Cinnamon 3.8 Desktop Environment Released with Python 3 Support, Improvements

Scheduled to ship with the upcoming Linux Mint 19 "Tara" operating system series this summer, the Cinnamon 3.8 desktop environment is now available for download and it's a major release that brings numerous improvements, new features, and lots of Python 3 ports for a bunch of components. Among the components that got ported to Python 3 in the Cinnamon 3.8 release, we can mention cinnamon-settings, cinnamon-menu-editor, cinnamon-desktop-editor, cinnamon-settings-users, melange, background slideshow, the switch editor and screensaver lock dialogs, desktop file generation scripts, as well as all the utilities. Read more

Canonical Releases Kernel Security Updates for Ubuntu 17.10 and Ubuntu 16.04 LTS

For Ubuntu 17.10 (Artful Aardvark) users, today's security update addresses a bug (CVE-2018-8043) in Linux kernel's Broadcom UniMAC MDIO bus controller driver, which improperly validated device resources, allowing a local attacker to crash the vulnerable system by causing a denial of service (DoS attack). For Ubuntu 16.04 LTS (Xenial Xerus) users, the security patch fixes a buffer overread vulnerability (CVE-2017-13305) in Linux kernel's keyring subsystem and an information disclosure vulnerability (CVE-2018-5750) in the SMBus driver for ACPI Embedded Controllers. Both issues could allow a local attacker to expose sensitive information. Read more

Security: Updates, Reproducible Builds, Match.com and More

  • Security updates for Tuesday
  • Reproducible Builds: Weekly report #156
  • A Match.com glitch reactivated a bunch of old profiles, raising concerns about user data

    A Match Group spokesperson confirmed that a “limited number” of old accounts had been accidentally reactivated recently and that any account affected received a password reset. Match.com’s current privacy statement, which was last updated in 2016, says that the company can “retain certain information associated with your account” even after you close it. But that Match Group spokesperson also told The Verge that the company plans to roll out a new privacy policy “in the next month or so,” in order to comply with the EU’s General Data Protection Regulation (GDPR); under the new policy, all those years-old accounts will be deleted. The Verge has requested clarification on which accounts will qualify for deletion, and what “deletion” will specifically entail, but has not received a response as of press time.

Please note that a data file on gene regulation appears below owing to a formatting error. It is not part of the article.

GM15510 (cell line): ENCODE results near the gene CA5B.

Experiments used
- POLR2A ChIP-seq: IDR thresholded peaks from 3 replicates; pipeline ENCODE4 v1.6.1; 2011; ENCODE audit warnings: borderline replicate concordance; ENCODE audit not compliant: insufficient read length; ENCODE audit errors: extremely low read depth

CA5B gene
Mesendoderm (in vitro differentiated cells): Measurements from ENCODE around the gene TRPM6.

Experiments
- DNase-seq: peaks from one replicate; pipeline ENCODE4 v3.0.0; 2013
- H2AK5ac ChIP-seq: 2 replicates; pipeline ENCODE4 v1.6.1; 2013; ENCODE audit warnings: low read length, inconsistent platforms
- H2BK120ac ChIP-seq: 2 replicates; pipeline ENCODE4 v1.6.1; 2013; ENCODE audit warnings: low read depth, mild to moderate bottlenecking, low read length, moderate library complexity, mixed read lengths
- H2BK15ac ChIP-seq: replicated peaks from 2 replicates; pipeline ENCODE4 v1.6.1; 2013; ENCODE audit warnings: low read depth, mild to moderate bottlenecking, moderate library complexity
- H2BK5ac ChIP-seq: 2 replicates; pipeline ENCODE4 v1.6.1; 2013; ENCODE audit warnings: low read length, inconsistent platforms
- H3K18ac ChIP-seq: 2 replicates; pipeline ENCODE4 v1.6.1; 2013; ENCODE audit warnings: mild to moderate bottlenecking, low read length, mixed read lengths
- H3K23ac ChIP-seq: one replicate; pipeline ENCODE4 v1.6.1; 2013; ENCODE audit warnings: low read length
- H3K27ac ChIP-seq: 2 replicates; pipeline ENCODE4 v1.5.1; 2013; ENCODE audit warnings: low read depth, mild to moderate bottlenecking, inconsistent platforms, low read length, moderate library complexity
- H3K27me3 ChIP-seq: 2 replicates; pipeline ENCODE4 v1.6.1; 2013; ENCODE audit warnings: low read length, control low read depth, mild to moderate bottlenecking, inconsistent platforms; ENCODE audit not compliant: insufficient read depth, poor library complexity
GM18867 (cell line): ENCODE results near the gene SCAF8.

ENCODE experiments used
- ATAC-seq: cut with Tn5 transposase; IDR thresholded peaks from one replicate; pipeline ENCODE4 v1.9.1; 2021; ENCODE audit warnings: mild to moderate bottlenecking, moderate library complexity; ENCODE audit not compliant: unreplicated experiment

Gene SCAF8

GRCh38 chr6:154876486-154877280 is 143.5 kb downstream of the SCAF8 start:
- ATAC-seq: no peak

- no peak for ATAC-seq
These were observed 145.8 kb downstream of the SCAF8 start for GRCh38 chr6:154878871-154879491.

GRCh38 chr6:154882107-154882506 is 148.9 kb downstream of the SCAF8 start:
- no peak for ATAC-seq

• New hacks siphon private cryptocurrency keys from airgapped wallets

    Like most of the other attacks developed by Ben-Gurion University professor Mordechai Guri and his colleagues, the currency wallet exploits start with the already significant assumption that a device has already been thoroughly compromised by malware. Still, the research is significant because it shows that even when devices are airgapped—meaning they aren't connected to any other devices to prevent the leaking of highly sensitive data—attackers may still successfully exfiltrate the information. Past papers have defeated airgaps using a wide array of techniques, including electromagnetic emissions from USB devices, radio signals from a computer's video card, infrared capabilities in surveillance cameras, and sounds produced by hard drives.

  • New hacker group targets US health-care industry, researchers say

    The group, which Symantec has named “Orangeworm,” has been installing backdoors in large international corporations based in the U.S., Europe and Asia that operate in the health-care sector.

    Among its victims are health-care providers and pharmaceutical companies, as well as IT companies and equipment manufacturers that work for health organizations.